PORK PROBLEMS: How decline in production affects Ark-La-Tex - KSLA News 12 Shreveport, Louisiana News Weather & Sports

PORK PROBLEMS: How decline in production affects Ark-La-Tex

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Declining pork production has driven up prices around the country. Declining pork production has driven up prices around the country.
SHREVEPORT, LA (KSLA/AP) -

A virus that has caused the deaths of millions of baby pigs in less than a year is also driving up pork prices.

In fact, it's threatening pork production and increasing prices by about 10 percent. Scientists are saying that porcine epidemic diarrhea, which only affects pigs, came from China. But they aren't sure how it got into the U.S. or spread to 27 states since May.

The pork price hike has hit home for husband and wife store owner team Alicia and Drew Andre. The Andre's opened up Bergeron's in Bossier City last August. "All of the recipes come from down south," said Alicia Andre and explained that pork is a huge staple in their South Louisiana recipes.

The Andres noticed two months ago, the price of pork spiked. "It is pretty tough to handle as a small business and it is pretty tough as a new small business," said Andre.

Nationwide, the price of pork has gone up by 10%. "Those prices have gone up, now it's just been a little bit, but it's definitely affecting us because the pork is such an important part of our business, it is in everything here," Andre said.

Now the couple is left trying to figure out how to deal with extra costs, without completely passing it on to their customers. "I mean we have people we build relationships with, so to do an increase in pricing, you feel bad," said Andre. So far, Alicia Andre says they've managed to raise prices a little and absorb the extra costs.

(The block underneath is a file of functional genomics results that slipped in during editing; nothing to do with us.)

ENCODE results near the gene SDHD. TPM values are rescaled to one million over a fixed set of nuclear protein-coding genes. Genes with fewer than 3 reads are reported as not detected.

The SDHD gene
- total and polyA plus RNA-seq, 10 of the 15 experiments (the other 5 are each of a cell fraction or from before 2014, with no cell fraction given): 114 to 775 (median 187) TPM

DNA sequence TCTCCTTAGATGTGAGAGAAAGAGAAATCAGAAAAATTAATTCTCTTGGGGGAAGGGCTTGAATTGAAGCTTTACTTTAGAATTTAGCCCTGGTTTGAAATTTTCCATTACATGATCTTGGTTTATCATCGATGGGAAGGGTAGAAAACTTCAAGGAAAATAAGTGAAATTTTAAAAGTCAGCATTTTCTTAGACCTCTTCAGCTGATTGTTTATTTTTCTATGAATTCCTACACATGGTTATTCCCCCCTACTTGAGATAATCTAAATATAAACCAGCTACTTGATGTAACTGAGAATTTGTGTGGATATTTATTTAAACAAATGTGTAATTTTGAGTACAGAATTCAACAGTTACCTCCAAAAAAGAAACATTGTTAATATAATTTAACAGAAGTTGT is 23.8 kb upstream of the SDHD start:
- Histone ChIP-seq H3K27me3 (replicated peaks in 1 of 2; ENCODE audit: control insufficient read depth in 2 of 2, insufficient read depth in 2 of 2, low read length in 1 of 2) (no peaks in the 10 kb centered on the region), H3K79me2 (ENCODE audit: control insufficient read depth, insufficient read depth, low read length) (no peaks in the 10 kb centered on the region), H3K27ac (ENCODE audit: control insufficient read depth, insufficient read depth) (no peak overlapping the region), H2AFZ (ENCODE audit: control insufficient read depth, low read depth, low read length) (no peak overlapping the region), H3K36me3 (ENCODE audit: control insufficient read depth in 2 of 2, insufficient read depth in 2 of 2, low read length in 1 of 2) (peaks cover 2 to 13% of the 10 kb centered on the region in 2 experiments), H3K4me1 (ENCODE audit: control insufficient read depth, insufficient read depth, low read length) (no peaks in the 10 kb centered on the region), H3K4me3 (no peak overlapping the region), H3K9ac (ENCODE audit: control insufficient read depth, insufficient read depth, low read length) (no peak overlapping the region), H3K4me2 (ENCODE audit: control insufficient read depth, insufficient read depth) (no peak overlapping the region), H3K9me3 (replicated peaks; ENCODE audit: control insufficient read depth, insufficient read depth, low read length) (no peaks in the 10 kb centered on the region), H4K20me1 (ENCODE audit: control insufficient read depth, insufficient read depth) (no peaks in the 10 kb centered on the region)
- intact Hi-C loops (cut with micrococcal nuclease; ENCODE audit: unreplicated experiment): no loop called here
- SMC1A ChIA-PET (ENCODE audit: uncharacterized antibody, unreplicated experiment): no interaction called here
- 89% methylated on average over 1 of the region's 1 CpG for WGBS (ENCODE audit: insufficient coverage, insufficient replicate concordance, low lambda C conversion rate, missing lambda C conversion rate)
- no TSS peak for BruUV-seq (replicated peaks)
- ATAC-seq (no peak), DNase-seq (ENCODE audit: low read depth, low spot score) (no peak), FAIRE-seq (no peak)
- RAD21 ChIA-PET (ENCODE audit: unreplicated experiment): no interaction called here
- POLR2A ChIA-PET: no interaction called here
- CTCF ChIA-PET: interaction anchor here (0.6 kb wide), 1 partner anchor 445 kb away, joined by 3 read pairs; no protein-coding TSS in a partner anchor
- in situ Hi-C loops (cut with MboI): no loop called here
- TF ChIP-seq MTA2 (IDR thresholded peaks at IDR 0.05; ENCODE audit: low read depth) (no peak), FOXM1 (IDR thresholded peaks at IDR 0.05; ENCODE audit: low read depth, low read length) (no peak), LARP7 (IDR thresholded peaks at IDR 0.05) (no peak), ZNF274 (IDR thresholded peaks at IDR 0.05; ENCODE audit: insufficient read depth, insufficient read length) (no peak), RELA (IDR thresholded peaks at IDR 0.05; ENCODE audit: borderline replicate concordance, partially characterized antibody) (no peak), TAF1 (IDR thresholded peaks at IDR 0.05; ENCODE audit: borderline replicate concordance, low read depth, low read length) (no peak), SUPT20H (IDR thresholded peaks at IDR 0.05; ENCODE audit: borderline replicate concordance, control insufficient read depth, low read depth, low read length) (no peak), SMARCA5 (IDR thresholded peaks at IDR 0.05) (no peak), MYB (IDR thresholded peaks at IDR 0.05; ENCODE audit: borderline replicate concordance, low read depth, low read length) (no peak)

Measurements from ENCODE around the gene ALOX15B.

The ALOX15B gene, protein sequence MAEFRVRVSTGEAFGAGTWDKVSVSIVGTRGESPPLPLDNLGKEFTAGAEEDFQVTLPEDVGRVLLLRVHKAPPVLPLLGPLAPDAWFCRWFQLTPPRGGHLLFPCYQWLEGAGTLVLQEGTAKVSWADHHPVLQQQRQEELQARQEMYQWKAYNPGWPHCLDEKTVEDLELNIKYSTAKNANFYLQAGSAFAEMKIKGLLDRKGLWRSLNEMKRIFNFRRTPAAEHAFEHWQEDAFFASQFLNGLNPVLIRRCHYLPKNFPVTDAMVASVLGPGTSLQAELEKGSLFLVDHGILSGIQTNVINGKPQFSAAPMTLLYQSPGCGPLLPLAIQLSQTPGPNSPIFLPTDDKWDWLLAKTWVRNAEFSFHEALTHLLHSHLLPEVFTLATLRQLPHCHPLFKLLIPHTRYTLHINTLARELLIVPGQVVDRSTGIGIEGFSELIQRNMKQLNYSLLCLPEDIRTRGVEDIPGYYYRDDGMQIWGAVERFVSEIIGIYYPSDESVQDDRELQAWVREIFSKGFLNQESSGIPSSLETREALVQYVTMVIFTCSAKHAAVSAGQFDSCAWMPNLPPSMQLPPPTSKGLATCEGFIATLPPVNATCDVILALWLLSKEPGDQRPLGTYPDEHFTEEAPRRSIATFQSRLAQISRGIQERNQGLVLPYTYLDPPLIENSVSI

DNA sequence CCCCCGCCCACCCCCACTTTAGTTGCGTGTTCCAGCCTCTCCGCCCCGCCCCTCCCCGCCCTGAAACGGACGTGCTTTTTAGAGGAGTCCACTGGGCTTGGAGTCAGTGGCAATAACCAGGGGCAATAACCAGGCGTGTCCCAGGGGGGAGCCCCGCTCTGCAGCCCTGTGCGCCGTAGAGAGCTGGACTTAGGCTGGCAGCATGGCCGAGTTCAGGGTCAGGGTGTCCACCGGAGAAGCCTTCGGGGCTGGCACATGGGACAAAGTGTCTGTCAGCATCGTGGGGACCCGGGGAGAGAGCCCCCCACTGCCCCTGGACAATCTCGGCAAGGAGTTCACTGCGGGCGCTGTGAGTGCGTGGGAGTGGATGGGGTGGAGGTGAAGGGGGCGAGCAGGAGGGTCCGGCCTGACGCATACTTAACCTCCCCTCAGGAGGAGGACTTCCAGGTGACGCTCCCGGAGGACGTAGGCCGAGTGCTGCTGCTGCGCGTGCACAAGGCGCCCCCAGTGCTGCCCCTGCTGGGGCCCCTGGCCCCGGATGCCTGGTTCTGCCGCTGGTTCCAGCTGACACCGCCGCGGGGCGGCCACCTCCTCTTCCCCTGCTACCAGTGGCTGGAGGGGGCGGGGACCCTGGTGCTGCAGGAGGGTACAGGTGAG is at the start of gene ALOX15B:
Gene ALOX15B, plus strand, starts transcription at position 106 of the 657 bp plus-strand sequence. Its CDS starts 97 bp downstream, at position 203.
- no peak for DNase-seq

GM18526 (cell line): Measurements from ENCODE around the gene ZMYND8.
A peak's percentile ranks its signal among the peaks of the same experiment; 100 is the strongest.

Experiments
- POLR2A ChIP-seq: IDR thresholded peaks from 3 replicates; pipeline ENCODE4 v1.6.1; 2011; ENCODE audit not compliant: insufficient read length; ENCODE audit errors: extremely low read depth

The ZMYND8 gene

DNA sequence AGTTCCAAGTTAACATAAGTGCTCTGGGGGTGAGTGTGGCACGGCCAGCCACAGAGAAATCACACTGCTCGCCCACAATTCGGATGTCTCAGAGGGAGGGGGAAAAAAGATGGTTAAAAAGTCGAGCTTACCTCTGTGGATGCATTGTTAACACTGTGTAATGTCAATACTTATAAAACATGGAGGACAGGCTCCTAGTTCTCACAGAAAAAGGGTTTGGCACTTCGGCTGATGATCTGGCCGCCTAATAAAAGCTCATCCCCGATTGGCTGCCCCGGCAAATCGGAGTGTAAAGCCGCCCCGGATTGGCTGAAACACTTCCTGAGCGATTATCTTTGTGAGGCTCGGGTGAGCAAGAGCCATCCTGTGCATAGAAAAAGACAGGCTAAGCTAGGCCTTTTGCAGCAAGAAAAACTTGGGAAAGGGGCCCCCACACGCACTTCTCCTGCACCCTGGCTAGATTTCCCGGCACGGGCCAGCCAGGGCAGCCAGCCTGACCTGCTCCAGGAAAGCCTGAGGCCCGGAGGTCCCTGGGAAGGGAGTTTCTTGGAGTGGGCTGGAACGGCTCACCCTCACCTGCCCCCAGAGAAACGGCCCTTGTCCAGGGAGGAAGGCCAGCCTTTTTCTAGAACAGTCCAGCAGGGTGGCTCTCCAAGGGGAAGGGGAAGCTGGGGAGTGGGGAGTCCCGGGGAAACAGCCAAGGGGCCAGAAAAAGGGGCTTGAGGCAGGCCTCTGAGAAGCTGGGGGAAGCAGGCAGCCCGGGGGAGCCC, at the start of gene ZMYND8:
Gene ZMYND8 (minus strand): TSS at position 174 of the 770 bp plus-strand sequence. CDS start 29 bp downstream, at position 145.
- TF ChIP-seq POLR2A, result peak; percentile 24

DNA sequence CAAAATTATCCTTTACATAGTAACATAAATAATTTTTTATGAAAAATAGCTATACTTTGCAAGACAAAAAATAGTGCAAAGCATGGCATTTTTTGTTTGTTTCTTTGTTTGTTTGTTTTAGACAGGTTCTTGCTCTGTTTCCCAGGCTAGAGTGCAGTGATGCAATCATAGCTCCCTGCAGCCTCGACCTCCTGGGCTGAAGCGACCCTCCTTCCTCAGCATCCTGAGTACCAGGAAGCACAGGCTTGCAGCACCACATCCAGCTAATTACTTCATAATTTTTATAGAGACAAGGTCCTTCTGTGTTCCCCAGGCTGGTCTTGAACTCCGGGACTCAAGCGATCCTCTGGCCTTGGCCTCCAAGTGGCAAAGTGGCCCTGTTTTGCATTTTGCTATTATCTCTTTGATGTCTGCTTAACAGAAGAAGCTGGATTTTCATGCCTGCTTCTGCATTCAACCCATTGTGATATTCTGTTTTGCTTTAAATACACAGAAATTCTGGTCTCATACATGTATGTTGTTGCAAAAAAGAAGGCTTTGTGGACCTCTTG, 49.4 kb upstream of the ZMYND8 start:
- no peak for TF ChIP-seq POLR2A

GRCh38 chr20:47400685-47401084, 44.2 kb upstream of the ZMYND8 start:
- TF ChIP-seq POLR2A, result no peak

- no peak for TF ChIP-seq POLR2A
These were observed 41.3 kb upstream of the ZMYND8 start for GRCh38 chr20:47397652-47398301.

Now they are just trying to shop smarter, "We're trying to buy really low at this high cost, so when the price goes down, we won't be stuck with all of this high dollar meat on our shelves that we are trying to push," she said.

As far as how much their Easter hams will cost you, that is where the Andres find the silver lining. "We got really lucky! We were able to lock in some hams before that big price jump!" Andre said.

Alicia predicts prices won't go back down until after summer. "It's something that's affecting everyone, we're going to try our hardest so it doesn't affect our customers that much," she said. 

The U.S. is a top producer and exporter of pork, but production could drop about 7 percent this year over last. That would be the biggest drop in more than 30 years, a Rabobank report said.

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